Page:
Then the plane touched down and I went right back into my usual insanity. It got so bad that I went online and looked up several anger management programs.
I'm going to try them all, including expressive writing where you right down exactly what's bothering you. I even a special notebook for this purpose.
While we were in Hawaii, we watched some of the Twilight Zone marathon that was running on the Sci-Fi Channel during New Year's Day.
This can be an incredible time-waster, by the way, as you sit in front of the tube and swear you won't watch another episode, until that famous theme comes on, and you figure, oh, hell, just let me take a peek at the next one.
There was one episode I had never seen before that starred Joseph Wiseman as this incredibly wealthy man who was out to settle scores with three people who had wronged him--or so he thought--a minister, a former teacher, and his commanding officer in the army.
This story took place during the Cold War, when the whole world lived under the threat of nuclear annihilation, and Wiseman had devised a plan where he lured the three people into his bomb shelter and then faked a civil defense announcement of an imminent attack.
He offered his three victims a opportunity to take refuge in his bunker. All they had to do was apologize to him.
But they refused. All three wanted to be let out, to spend their few remaining minutes with their loved ones.
"If I have only a short time to live," one said, "I'm not going to spend it apologizing to you."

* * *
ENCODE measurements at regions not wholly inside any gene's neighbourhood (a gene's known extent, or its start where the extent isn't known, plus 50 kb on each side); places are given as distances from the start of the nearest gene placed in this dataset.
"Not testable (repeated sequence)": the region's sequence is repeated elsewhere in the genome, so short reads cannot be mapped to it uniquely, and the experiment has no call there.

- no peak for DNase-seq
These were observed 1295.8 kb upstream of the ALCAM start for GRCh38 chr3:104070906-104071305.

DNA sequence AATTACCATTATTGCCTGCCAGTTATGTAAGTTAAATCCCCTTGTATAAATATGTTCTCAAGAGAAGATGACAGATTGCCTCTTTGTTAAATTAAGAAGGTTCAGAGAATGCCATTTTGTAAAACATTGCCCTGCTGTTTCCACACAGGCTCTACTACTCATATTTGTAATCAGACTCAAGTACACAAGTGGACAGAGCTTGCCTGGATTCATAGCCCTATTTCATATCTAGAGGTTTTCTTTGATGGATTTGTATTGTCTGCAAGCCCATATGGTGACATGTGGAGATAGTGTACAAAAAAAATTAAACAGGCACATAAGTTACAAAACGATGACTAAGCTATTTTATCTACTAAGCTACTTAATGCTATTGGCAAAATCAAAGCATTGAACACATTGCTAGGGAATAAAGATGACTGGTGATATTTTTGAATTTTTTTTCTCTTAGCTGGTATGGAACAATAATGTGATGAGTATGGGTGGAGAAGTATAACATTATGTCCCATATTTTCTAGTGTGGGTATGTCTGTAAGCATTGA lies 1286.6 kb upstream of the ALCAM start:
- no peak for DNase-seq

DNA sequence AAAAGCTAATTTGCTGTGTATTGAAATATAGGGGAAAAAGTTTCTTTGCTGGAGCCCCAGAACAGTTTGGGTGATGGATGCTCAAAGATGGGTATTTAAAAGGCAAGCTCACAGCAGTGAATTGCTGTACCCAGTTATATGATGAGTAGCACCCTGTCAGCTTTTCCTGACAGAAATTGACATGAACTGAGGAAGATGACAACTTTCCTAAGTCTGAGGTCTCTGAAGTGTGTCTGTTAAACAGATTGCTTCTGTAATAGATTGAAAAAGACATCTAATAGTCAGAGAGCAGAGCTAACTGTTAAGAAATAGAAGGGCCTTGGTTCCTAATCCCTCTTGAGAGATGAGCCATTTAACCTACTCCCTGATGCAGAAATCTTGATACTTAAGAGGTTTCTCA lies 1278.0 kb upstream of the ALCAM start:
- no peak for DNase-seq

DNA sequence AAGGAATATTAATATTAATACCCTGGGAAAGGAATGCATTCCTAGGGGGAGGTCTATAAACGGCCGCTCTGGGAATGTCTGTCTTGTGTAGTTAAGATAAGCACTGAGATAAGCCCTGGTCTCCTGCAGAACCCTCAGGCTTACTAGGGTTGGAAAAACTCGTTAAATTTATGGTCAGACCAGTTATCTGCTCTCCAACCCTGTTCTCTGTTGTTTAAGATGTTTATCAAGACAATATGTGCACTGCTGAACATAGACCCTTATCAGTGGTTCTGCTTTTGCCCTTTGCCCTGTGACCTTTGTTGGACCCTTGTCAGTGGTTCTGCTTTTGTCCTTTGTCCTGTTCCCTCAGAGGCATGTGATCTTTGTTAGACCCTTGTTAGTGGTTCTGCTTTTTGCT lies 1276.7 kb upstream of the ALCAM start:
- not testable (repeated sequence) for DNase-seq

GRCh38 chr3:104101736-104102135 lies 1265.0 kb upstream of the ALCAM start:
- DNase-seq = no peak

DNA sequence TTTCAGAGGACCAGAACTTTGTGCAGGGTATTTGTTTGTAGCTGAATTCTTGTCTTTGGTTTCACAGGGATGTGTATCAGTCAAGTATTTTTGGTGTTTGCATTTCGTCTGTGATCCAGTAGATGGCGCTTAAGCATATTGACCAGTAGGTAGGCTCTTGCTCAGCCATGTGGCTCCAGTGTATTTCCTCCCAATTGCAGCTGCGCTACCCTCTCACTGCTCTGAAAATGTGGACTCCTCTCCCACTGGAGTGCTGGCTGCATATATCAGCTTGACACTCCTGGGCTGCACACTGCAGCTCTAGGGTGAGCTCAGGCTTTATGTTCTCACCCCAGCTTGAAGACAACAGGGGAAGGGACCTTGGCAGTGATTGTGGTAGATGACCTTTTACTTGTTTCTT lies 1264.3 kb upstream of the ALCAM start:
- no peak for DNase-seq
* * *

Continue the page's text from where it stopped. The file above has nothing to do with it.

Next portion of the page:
Wiseman lets them go, but he is so shaken that they did not come crawling to him that his mind snaps and he actually thinks the world has been destroyed by nuclear bombs.
Even with all his wealth, all his power, this man could not make peace with the past and it cost him everything.
This sounded a little too familiar to me. While I'm in no danger of giving Donald Trump a run for his considerable money, I do carry grudges for years, like a convict with a ball and chain around his ankle.
Now I'm back home, tanned, rested and neurotic. I had yet another dream this morning, where I was going to take a tour bus to upstate New York, but the thing drove off without me.
I cursed and fumed and try to call the driver on my cell phone, but it wasn't going through.
I went inside a house that looked like my aunt's summer home and started talking with this childhood "friend" of mind-a back-stabbing scumbag in reality--and then I got a message from a former co-worker I haven't spoken to in over a year.
I woke up exhausted, tired no doubt from all the running around I did in the dream. I have such anxiety bubbling beneath the surface.
I'm going to change for the new year. No, seriously, I'm determined this time. I know it won't happen easily, it won't take place overnight. There is no quick fix for a lifelong addiction, and that's what anger is for me, an addiction.
I'll do whatever I have to do to change.
Rest in peace, Dad.